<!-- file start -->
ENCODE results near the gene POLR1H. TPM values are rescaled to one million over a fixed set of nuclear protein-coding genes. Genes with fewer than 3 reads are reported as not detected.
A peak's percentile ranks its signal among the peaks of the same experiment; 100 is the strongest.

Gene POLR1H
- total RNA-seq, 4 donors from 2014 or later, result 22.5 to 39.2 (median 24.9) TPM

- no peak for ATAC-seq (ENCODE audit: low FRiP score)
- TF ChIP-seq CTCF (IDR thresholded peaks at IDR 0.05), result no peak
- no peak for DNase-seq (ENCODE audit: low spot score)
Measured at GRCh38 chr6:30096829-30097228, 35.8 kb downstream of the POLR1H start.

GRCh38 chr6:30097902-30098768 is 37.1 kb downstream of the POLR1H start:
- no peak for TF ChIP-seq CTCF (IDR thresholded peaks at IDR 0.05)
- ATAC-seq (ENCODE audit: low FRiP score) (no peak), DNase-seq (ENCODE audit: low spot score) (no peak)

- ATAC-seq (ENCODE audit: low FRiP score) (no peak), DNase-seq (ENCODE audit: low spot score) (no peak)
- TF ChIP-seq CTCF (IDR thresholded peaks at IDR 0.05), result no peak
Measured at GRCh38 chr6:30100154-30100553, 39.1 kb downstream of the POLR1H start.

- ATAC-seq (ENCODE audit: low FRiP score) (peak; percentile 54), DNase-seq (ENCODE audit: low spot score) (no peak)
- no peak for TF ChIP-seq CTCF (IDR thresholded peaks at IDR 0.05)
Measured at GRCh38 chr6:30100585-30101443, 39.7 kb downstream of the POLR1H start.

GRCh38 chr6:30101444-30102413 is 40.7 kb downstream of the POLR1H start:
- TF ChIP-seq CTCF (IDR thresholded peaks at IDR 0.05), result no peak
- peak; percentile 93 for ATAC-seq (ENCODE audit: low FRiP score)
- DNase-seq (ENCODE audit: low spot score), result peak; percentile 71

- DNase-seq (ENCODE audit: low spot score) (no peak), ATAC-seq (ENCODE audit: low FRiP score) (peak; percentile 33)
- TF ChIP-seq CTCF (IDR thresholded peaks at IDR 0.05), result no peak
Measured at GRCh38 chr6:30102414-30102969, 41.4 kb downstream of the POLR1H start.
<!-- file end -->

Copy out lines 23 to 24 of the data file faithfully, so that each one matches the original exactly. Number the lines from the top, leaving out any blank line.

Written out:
- TF ChIP-seq CTCF (IDR thresholded peaks at IDR 0.05), result no peak
Measured at GRCh38 chr6:30102414-30102969, 41.4 kb downstream of the POLR1H start.